We e-mailed a 7-item questionnaire to the 71 invitees who booked on-line after scheduling. The e-mail survey asked them if they booked on-line with our program, booked on-line with other residency programs, their opinion of the scheduler (liked it or not and why), and if they preferred booking on-line, found it easier, and offered them more flexibility than with traditional methods. It asked them to indicate whether booking on-line affected their views of the quality of a residency program. They were told that their responses would not affect their interview status or outcome, and that the program director did not have access to the individual responses. We followed up with two e-mail reminders to those who were slower to respond. We received approval from the institutional review board of the Women and Infants Hospital to conduct the survey. We did not survey the remaining 12 applicants we scheduled by e-mail or telephone.

We calculated percentages and the confidence intervals from the survey data. We used a free on-line program from Dimension Research, Inc. (Lombard, IL) to calculate the confidence intervals around the proportions.3

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We invited 54 applicants in the first wave of invitations. Of these 97% (95% confidence interval [CI] 90.7–101.2) booked themselves within 3 days of our e-mail and two withdrew their applications. We sent a series of invitations until we reached our quota of filled positions. We scheduled a total of 83 applicants, of which 86% (71 of 83) were invited to book themselves on-line and did so. We booked the remaining 12 as fill-in positions either by e-mail or telephone invitation after on-line booking had been completed.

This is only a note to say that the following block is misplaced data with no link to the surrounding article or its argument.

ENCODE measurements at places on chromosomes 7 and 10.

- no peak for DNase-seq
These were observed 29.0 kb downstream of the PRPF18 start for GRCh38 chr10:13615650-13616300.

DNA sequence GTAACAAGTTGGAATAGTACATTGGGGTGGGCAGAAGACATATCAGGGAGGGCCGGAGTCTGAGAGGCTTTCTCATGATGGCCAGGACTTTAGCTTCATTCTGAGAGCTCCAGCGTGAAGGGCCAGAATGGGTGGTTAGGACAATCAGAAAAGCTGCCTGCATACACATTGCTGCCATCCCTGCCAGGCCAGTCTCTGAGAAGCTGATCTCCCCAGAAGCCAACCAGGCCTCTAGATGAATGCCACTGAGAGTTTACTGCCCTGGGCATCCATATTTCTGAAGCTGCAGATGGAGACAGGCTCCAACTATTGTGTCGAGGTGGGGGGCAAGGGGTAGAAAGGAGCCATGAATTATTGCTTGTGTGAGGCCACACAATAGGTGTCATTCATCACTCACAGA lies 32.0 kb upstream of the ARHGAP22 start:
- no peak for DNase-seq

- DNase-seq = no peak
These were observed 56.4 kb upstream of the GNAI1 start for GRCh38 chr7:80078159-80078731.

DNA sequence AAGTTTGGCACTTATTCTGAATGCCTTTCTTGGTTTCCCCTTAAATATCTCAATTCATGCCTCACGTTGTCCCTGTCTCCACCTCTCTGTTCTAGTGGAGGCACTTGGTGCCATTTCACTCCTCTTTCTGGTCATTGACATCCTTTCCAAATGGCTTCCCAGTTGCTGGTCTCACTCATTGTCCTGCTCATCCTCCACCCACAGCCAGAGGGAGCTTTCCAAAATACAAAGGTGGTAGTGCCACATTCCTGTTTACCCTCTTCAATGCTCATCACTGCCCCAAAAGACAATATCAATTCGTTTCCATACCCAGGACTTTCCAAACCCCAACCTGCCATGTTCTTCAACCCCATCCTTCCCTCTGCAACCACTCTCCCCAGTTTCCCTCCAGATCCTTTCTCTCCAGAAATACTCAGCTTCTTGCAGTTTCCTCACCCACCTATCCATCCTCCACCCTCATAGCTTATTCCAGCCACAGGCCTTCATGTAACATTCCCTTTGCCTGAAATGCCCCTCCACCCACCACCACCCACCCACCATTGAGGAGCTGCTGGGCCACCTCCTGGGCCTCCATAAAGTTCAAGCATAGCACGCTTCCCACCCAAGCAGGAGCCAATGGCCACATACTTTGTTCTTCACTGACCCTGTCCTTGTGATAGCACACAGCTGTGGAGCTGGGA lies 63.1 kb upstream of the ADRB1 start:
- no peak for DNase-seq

All scheduled applicants received our e-mail questionnaire. We followed up with three e-mail reminders until all 83 (100%) invitees responded to the questionnaire. Sixty-three percent responded to our first request, 33% to the second request, and 5% to the third request. We excluded from the survey the 14% (12 of 83) who we scheduled by e-mail or telephone, yielding data from 71 respondents’ questionnaires for analysis.

Sixty-five of the 71 (92%, 95% CI 85.4–98.6) said they liked the scheduling program. Most of the 71 respondents (93%; 95% CI 85.7–98.3) indicated that ours was the only residency program using an on-line scheduler; the remaining five respondents reported that they booked their interviews on-line with other programs. A follow-up e-mail inquiry revealed that these applicants could not recall the names of these residency programs.